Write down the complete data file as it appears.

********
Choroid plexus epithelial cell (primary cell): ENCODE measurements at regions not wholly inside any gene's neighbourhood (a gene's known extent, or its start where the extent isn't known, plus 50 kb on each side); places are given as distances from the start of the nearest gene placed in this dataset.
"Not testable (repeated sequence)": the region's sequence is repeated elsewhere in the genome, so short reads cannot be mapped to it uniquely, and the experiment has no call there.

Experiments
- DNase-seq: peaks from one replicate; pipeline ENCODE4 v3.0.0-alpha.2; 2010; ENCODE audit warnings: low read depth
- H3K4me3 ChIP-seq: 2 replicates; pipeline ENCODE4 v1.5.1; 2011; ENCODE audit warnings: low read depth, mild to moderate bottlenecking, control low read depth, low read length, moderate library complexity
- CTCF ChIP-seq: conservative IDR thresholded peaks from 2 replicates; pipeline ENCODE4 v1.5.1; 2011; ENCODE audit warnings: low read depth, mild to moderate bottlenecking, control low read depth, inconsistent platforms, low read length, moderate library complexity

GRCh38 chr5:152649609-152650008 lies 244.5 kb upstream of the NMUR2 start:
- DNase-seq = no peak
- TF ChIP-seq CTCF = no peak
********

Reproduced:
Choroid plexus epithelial cell (primary cell): ENCODE measurements at regions not wholly inside any gene's neighbourhood (a gene's known extent, or its start where the extent isn't known, plus 50 kb on each side); places are given as distances from the start of the nearest gene placed in this dataset.
"Not testable (repeated sequence)": the region's sequence is repeated elsewhere in the genome, so short reads cannot be mapped to it uniquely, and the experiment has no call there.

Experiments
- DNase-seq: peaks from one replicate; pipeline ENCODE4 v3.0.0-alpha.2; 2010; ENCODE audit warnings: low read depth
- H3K4me3 ChIP-seq: 2 replicates; pipeline ENCODE4 v1.5.1; 2011; ENCODE audit warnings: low read depth, mild to moderate bottlenecking, control low read depth, low read length, moderate library complexity
- CTCF ChIP-seq: conservative IDR thresholded peaks from 2 replicates; pipeline ENCODE4 v1.5.1; 2011; ENCODE audit warnings: low read depth, mild to moderate bottlenecking, control low read depth, inconsistent platforms, low read length, moderate library complexity

GRCh38 chr5:152649609-152650008 lies 244.5 kb upstream of the NMUR2 start:
- DNase-seq = no peak
- TF ChIP-seq CTCF = no peak